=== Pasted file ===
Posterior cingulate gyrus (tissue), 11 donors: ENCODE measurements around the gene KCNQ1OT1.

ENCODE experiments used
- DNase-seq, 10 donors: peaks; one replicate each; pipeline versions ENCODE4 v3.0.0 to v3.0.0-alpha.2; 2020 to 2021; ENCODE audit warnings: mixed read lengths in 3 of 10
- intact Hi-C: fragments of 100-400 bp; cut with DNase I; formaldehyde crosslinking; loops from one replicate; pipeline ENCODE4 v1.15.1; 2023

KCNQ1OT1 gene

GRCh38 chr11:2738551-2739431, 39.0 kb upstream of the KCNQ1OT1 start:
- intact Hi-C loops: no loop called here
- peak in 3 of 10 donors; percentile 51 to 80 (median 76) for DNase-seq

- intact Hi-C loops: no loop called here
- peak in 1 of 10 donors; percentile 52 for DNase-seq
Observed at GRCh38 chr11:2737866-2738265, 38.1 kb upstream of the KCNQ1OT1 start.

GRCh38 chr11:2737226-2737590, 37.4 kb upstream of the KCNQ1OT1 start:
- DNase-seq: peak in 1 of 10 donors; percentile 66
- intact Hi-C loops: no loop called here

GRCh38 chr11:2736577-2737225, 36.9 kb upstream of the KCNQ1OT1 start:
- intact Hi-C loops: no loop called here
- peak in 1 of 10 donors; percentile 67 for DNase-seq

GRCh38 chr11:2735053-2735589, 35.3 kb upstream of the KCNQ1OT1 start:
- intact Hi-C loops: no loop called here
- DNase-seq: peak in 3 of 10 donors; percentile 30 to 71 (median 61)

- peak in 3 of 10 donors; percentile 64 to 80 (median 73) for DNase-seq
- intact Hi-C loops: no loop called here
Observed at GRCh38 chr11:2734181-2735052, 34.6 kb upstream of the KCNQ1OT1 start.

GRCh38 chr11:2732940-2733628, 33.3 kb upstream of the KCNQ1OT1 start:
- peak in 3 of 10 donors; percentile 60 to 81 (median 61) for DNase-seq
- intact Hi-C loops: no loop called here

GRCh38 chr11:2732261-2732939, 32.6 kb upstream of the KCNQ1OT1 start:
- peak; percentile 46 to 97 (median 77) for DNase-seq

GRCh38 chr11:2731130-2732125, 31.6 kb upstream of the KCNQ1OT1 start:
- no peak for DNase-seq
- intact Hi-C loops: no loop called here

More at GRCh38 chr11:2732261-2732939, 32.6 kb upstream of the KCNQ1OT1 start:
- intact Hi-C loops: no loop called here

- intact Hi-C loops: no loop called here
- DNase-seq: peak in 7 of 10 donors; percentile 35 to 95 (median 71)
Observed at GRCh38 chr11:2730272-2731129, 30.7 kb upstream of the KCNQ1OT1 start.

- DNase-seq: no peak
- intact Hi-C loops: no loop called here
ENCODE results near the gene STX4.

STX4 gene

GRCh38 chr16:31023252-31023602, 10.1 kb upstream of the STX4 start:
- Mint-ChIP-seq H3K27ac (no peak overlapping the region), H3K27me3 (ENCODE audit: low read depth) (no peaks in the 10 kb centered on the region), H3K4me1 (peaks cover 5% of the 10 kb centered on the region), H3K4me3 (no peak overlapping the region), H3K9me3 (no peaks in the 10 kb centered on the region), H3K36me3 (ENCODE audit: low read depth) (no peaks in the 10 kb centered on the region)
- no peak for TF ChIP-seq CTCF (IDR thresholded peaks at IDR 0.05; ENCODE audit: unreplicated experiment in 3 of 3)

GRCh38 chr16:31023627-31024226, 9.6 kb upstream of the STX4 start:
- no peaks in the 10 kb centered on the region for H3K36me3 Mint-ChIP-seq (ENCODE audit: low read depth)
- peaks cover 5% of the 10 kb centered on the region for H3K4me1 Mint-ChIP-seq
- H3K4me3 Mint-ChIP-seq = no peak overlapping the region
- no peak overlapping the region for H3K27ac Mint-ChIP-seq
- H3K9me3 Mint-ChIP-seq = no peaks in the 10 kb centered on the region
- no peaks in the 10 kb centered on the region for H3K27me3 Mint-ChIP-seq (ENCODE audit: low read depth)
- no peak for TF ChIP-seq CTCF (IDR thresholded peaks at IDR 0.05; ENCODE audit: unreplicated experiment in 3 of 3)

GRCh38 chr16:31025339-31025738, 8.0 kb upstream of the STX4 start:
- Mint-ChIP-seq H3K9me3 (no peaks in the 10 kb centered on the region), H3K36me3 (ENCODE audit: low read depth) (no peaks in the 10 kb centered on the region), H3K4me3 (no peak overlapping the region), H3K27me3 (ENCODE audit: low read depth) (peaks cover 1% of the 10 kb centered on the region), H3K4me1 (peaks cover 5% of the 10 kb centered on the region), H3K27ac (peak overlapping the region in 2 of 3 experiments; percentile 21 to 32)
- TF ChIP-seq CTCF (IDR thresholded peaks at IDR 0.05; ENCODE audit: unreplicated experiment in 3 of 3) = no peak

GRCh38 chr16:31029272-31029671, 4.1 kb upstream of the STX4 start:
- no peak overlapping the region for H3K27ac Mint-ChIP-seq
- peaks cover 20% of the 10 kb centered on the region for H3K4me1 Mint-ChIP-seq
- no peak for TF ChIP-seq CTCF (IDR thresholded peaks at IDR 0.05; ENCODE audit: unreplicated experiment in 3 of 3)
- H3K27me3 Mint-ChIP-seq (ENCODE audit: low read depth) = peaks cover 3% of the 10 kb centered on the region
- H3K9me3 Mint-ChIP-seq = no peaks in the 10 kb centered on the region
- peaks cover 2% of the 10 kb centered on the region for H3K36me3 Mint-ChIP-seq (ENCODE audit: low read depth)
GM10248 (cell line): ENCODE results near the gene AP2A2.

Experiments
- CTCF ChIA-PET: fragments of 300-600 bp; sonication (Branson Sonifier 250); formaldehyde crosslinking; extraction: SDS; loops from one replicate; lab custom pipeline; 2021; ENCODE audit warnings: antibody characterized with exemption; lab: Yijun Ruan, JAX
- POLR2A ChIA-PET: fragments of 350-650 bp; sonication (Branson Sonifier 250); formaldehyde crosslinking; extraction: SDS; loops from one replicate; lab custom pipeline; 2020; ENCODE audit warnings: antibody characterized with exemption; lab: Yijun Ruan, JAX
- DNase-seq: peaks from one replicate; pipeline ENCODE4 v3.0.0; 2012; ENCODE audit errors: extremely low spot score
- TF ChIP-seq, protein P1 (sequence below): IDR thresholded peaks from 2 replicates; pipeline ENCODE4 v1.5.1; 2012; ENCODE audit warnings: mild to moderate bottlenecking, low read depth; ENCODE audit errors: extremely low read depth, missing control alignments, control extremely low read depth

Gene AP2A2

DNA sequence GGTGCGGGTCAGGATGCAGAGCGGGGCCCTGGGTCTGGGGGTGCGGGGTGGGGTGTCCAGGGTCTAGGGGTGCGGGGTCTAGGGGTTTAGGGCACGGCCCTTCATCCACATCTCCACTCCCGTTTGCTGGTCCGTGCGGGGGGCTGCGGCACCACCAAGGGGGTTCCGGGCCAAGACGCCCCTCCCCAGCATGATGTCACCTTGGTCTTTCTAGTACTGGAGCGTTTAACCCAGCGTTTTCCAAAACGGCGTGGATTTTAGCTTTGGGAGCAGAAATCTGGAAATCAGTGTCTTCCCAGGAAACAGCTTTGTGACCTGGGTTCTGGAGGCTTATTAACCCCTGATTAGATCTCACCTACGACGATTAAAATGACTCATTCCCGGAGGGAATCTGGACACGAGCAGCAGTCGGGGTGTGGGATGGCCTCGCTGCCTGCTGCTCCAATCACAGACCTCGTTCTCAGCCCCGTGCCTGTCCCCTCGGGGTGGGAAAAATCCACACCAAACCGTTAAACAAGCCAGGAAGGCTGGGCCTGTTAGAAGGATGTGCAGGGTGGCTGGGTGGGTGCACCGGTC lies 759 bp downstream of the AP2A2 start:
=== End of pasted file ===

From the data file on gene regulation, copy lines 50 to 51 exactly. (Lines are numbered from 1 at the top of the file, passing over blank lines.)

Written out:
- no peaks in the 10 kb centered on the region for H3K27me3 Mint-ChIP-seq (ENCODE audit: low read depth)
- no peak for TF ChIP-seq CTCF (IDR thresholded peaks at IDR 0.05; ENCODE audit: unreplicated experiment in 3 of 3)